Superheroes in Society
In the 1940s and 1950s, superhero stories originated in the form of comics. Throughout WWII, the popularity of superheroes skyrocketed. Marvel and DC quickly took lead of the comic craze with their creation of Captain America, Superman, and Batman. All of whom would later become cultural representatives of American superheroes. As technology progressed, comic books were made into movies. Then remade in higher-quality with CGI and special effects.
In 2018, superhero profits dominated the box office.
However, concerns were present. While these storylines may encourage violent behavior and reinforce stereotypes, these characters ultimately represent justice. Additionally, they uplift people through a fantastical telling of how good will defeat evil. Superhero storylines often involve numerous fight scenes and brutality. Movies with a great deal of violence may incite the same kind of behavior from viewers, especially children. This is because the violence comes off as justified and cool. Examples include Avengers: Infinity War and Batman.
These issues were most prevalent in earlier comics written in the 1970s or 1980s. But those types of storylines were once widely accepted and praised. Now, although movies stay away from reinforcing standard and conventional images of people, a degree of those sentiments remain. The future of the entertainment industry will hopefully continue to improve.
Moreover, these films have numerous positives that outweigh the potential negative influences.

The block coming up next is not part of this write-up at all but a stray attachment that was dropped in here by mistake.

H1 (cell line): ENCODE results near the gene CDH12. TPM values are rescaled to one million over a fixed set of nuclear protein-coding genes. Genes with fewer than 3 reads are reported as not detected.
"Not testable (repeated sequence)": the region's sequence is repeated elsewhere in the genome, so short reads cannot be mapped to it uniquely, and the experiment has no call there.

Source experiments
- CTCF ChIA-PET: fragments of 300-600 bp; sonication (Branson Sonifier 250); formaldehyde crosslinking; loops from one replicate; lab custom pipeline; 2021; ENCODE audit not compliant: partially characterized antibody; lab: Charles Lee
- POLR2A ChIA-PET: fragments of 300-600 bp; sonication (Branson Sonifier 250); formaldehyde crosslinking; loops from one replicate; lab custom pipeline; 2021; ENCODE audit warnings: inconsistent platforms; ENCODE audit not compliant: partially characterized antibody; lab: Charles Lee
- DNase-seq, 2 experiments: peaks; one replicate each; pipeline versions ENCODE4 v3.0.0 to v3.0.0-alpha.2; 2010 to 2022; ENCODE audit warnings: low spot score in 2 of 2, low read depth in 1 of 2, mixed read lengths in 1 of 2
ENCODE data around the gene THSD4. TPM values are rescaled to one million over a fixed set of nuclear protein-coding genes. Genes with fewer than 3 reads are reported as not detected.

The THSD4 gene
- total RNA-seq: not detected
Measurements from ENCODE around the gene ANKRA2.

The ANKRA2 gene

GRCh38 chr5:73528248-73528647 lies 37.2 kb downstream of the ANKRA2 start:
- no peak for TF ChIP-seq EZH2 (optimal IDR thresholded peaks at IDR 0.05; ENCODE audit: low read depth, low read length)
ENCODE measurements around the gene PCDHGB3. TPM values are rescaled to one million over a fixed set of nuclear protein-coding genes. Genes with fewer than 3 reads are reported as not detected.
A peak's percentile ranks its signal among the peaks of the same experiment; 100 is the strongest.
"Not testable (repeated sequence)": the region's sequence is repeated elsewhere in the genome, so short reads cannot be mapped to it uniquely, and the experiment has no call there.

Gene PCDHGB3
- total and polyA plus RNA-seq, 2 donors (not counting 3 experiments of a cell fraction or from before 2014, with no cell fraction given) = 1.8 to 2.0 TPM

Stories of superheroes and the remarkable telling of these chronicles give people a representative of justice, comfort, and belief in the greater good. Captain America delineates a regular person who developed into a supersoldier. He fought for his country during World War II and later battles. This comic book figure originated during the actual time of WWII, and became a beacon of hope for the American people. His story of becoming a superhero and defeating villains represented America’s reality. The violence and brutality that some criticize parallel how severe that time was.
In situations outside of war,
Superhero movies display role models for children, as well as a sense of identity. These child-friendly examples include the Spiderman series and animated movies, such as The Incredibles. Teenage characters provide children a person to look up to, and the hero’s problems and characteristics may give them someone to identify with. This will foster positive growth for the child, and allow them to find joy and hope in fictional people. Films like The Incredibles also teach themes of family, acceptance, and teamwork.
Ultimately, I believe that superheroes and their stories should continue in movies and comic books that show positive character development and inclusiveness.
Tens of millions of people around the world pay money to watch these films for a multitude of reasons: entertainment, curiosity, a family night out, or to be with friends. Peer pressure can also be a factor, which was clearly seen in the weeks around the Avengers: Endgame premiere, where the movie was plastered everywhere on social media. These reasons apply to almost every part of the entertainment industry and business. Other fictional figures could have plausibly had the same effect on viewers that I have described.
Superhero movies have a unique power over people. With dramatic fight scenes, sweeping cuts, impressive technology, and most importantly, the belief to protect the greater good. The themes that give people hope are often the themes that people will tightly grasp. It’s because of this power that they are perceived as a prime example of the uplifting and memorable effects fictional characters have. Although there will always be shortcomings and critics, superhero movies will be beneficial to the public – through inspiring themes that evoke stirring emotions and possibly alter viewpoints on society.